April 15, 1741: Charles Willson Peale, American painter, soldier and naturalist, was born. "Finding that he had a talent for painting, especially portraiture, Peale studied for a time under John Hesselius and John Singleton Copley, and he traveled to England to take instruction from Benjamin West. Peale was quite prolific as an artist. While he did portraits of scores of historic figures (such as John Hancock, Thomas Jefferson and Alexander Hamilton), he is probably best known for his portraits of George Washington. The first time Washington ever sat for a portrait was with Peale in 1772, and there would be six other sittings; using these seven as models, Peale produced altogether close to 60 portraits of Washington. "

"Peale had a great interest in natural history, and organized the first U.S. scientific expedition in 1801. These two major interests combined in his founding of what became the Philadelphia Museum, and was later renamed the Peale Museum. He had expertise not only in painting, but also in other diverse fields, such as carpentry, dentistry, optometry, shoemaking, and taxidermy. In 1802, John Hawkins patented the second official physiognotrace, a mechanical drawing device, and partnered with Peale to market it to prospective buyers. Peale sent a watercolor sketch of the physiognotrace, along with a detailed explanation, to Thomas Jefferson. Peale named all of his sons for artists or scientists, and taught them to paint. Three of them, Rembrandt, Raphaelle, and Titian, became noted artists in their own right."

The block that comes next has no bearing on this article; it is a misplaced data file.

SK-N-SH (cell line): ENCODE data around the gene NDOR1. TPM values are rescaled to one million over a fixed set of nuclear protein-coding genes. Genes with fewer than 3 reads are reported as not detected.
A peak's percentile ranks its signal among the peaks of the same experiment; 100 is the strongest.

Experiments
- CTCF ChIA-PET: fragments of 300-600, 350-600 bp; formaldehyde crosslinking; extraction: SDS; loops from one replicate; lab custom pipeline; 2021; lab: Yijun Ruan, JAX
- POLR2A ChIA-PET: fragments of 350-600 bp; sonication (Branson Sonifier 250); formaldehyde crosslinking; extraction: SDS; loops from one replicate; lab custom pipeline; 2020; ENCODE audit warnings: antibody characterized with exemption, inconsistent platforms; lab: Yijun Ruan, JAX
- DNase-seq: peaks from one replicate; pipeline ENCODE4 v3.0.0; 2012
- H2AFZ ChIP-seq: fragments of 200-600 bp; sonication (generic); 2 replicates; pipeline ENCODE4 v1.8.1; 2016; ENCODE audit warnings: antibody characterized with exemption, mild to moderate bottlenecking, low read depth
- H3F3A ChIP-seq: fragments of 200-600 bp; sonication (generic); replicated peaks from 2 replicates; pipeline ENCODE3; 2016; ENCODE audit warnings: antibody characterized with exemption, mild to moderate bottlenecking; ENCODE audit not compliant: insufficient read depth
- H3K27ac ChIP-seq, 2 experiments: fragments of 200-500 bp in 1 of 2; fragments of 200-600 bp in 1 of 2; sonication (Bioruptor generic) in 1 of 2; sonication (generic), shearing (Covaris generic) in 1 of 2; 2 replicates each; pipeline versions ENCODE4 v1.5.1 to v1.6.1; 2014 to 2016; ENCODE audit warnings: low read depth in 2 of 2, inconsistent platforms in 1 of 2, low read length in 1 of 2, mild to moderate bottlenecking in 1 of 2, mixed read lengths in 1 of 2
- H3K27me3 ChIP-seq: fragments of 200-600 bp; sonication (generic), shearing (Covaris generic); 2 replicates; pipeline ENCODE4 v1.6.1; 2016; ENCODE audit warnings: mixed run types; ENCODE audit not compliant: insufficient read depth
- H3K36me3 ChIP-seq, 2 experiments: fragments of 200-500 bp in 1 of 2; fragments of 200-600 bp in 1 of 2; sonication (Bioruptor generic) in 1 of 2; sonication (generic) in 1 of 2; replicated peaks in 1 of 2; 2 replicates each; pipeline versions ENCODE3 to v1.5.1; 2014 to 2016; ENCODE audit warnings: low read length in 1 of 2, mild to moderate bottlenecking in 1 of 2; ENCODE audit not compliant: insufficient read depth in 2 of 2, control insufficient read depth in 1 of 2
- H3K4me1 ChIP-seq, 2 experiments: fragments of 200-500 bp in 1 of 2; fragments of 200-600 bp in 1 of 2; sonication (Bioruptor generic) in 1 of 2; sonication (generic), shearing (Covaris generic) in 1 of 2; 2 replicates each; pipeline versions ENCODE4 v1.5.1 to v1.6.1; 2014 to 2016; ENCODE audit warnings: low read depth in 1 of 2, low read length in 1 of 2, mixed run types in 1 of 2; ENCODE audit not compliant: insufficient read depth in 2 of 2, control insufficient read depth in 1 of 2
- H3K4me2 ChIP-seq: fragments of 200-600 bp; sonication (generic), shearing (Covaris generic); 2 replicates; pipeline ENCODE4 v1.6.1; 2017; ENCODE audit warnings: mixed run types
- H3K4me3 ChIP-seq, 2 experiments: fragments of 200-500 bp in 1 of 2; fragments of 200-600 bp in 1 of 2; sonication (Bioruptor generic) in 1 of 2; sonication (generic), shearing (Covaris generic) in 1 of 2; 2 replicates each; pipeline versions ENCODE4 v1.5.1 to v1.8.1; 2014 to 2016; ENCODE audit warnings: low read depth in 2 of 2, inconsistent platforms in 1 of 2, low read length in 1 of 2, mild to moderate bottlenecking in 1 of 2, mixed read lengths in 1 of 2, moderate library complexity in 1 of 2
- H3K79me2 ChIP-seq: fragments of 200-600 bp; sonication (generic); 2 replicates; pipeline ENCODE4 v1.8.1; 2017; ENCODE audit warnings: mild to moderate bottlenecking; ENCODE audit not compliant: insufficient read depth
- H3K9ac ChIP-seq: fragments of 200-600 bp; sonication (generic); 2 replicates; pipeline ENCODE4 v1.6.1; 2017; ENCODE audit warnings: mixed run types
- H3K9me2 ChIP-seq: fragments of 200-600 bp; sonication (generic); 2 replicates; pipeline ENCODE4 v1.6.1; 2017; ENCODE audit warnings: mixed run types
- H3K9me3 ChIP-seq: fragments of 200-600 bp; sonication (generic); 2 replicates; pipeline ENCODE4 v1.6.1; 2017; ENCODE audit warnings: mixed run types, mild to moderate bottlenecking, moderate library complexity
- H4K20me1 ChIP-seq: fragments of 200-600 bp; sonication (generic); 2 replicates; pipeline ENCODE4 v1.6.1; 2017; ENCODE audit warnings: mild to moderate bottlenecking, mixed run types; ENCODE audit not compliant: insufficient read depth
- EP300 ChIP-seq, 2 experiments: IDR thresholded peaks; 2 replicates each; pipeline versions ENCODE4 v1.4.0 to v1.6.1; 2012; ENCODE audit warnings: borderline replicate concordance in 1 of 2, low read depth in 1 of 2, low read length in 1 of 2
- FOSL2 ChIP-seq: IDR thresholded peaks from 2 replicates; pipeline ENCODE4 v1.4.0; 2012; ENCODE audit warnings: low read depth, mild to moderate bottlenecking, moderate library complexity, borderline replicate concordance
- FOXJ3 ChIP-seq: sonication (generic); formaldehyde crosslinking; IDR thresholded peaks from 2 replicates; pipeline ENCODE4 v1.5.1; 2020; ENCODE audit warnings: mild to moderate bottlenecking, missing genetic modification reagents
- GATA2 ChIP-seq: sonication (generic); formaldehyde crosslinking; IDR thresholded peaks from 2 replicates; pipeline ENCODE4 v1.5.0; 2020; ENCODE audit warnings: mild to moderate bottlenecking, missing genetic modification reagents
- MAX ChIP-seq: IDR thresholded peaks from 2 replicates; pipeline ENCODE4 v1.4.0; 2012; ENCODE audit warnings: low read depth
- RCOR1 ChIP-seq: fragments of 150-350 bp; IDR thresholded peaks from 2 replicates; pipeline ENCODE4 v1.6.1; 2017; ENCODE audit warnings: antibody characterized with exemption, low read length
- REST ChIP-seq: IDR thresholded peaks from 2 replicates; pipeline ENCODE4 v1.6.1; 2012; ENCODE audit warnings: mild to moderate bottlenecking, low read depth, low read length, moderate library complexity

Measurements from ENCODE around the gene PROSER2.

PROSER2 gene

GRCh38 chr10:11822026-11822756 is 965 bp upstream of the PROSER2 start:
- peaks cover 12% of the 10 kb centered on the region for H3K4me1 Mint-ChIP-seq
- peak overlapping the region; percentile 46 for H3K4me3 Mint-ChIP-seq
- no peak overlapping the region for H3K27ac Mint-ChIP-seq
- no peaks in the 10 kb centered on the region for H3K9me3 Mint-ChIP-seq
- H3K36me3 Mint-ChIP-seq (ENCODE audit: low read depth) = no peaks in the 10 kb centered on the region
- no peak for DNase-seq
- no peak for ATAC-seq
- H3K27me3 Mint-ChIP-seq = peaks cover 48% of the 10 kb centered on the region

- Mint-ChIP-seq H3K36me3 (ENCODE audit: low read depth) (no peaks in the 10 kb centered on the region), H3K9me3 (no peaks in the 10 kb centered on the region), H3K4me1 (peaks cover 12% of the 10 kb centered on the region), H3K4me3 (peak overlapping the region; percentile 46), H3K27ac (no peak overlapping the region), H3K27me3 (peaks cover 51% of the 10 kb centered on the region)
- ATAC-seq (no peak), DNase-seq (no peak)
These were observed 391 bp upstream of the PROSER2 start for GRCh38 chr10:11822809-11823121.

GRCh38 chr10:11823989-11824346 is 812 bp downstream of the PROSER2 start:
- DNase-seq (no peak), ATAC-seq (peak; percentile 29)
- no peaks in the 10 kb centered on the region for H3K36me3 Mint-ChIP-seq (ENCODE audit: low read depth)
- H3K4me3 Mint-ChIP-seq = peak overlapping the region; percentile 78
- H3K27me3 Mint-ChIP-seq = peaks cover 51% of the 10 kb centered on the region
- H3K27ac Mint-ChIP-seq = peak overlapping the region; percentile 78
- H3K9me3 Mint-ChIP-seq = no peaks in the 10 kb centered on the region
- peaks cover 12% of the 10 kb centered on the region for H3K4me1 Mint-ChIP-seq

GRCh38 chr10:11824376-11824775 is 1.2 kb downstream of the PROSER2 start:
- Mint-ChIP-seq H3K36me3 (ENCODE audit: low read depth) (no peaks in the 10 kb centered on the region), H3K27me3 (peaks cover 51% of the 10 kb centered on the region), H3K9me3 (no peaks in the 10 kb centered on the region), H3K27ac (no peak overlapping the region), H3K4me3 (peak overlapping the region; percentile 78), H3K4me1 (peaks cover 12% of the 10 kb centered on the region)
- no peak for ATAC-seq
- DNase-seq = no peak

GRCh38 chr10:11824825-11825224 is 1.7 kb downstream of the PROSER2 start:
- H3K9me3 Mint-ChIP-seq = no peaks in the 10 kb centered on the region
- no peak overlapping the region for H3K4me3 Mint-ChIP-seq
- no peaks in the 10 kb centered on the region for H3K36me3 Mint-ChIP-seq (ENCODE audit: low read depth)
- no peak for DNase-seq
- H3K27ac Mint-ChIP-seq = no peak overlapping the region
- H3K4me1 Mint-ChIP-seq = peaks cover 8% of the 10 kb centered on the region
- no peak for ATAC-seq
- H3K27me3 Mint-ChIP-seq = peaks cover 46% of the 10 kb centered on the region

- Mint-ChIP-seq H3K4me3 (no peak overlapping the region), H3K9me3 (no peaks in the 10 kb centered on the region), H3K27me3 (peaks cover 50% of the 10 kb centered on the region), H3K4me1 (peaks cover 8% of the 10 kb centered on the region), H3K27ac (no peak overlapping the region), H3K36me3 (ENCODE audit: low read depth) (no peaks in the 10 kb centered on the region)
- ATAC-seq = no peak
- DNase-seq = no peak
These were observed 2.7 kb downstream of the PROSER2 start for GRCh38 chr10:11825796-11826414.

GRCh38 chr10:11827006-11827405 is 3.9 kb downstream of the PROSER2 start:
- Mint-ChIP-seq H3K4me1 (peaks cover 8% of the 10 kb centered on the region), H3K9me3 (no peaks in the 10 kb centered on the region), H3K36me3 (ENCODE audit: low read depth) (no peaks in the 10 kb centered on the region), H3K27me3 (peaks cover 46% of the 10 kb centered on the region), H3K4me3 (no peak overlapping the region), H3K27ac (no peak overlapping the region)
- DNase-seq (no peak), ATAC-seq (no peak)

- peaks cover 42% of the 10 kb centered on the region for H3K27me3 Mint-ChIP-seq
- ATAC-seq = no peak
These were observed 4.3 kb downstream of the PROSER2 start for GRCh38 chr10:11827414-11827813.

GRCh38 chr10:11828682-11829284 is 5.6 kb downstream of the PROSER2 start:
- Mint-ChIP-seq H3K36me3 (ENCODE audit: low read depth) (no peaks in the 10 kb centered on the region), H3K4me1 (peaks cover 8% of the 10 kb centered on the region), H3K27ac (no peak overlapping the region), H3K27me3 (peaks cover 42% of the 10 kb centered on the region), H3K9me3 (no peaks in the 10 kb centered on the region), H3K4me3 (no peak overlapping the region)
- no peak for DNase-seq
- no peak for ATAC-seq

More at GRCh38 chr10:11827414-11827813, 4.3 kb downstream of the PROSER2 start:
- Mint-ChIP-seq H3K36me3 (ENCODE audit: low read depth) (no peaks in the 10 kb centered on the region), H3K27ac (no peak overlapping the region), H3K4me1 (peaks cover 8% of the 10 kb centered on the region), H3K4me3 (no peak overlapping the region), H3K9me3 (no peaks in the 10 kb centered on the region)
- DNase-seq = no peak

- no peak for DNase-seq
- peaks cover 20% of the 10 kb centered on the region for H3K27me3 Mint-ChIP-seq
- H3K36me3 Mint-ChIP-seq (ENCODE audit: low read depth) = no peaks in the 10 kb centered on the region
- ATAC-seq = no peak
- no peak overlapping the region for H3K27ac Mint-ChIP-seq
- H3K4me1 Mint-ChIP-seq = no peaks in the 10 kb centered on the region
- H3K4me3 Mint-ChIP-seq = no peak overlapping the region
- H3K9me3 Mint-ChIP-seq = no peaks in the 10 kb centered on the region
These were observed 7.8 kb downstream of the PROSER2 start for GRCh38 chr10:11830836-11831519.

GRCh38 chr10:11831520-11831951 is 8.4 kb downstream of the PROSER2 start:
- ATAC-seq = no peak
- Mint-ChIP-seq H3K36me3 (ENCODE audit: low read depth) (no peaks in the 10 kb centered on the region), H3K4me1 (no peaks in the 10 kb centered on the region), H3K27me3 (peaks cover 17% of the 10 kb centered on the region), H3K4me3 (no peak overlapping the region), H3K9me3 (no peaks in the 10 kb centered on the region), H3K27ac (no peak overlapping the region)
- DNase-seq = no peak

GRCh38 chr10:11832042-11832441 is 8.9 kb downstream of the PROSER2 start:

April 15, 1889: Thomas Hart Benton, American painter and muralist, was born. "Thomas Hart Benton was an American painter and muralist. Along with Grant Wood and John Steuart Curry, he was at the forefront of the Regionalist art movement. His fluid, almost sculpted paintings showed everyday scenes of life in the United States. Though his work is perhaps best associated with the Midwest, he created scores of paintings of New York - where he lived for over 20 years, Martha’s Vineyard - where he summered for much of his adult life, the American South and the American West."